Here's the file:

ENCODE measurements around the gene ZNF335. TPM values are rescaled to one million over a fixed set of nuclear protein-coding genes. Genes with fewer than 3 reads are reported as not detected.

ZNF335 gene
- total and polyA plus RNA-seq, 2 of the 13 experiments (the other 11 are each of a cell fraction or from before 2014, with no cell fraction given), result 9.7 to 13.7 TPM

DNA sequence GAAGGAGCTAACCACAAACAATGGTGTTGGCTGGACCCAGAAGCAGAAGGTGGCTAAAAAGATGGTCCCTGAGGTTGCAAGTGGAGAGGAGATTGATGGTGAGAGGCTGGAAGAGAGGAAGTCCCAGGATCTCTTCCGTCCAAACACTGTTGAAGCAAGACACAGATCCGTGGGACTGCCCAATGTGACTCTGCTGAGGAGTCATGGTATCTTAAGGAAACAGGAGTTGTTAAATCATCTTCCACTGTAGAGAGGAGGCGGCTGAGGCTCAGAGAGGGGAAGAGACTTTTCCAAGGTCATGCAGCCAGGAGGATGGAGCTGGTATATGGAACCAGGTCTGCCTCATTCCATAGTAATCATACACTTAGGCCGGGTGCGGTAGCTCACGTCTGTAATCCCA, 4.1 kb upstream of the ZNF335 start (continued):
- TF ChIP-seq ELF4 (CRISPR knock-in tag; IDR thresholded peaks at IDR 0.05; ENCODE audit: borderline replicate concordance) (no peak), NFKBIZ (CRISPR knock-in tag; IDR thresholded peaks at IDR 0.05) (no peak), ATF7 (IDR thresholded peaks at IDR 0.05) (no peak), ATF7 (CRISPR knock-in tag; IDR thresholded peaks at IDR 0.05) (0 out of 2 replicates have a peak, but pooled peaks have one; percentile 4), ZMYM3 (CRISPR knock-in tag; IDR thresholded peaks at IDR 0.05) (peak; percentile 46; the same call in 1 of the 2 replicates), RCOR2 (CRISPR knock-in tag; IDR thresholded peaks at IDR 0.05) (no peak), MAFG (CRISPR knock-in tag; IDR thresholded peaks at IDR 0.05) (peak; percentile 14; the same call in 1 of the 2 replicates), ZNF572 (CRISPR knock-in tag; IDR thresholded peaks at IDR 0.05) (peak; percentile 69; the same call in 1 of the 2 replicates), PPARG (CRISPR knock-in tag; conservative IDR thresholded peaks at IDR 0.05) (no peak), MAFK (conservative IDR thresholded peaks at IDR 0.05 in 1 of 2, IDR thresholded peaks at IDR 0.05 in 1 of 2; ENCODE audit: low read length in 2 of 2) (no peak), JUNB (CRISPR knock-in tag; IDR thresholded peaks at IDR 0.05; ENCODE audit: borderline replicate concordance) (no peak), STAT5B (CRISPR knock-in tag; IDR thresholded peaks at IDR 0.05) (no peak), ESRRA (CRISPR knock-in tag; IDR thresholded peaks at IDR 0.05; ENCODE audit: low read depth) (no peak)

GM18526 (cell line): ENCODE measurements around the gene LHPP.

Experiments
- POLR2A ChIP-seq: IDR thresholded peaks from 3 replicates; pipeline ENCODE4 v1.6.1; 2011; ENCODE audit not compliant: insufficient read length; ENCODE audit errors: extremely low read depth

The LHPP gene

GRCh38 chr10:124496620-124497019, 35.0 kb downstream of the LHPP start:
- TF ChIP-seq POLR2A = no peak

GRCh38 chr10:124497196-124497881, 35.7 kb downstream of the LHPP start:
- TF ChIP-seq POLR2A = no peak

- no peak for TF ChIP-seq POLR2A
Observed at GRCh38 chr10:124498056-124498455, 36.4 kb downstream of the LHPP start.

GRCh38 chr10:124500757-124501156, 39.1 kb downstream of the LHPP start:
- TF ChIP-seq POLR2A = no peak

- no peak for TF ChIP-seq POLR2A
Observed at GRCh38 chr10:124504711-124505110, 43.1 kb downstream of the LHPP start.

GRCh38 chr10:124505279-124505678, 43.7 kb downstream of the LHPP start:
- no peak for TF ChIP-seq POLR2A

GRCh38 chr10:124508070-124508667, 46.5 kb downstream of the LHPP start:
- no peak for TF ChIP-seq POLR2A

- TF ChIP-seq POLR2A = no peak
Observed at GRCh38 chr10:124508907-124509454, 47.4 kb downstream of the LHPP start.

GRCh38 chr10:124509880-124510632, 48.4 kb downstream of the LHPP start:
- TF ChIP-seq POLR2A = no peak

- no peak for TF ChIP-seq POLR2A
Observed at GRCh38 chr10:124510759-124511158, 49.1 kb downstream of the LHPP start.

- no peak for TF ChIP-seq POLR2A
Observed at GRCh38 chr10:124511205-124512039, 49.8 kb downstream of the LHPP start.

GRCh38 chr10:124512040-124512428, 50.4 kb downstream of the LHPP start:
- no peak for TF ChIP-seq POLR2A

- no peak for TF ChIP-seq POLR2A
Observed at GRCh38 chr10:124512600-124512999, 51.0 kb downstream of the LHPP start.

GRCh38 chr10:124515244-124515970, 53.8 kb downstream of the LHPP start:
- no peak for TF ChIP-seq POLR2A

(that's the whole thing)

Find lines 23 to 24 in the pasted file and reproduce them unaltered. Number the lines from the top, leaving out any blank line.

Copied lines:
- no peak for TF ChIP-seq POLR2A

- TF ChIP-seq POLR2A = no peak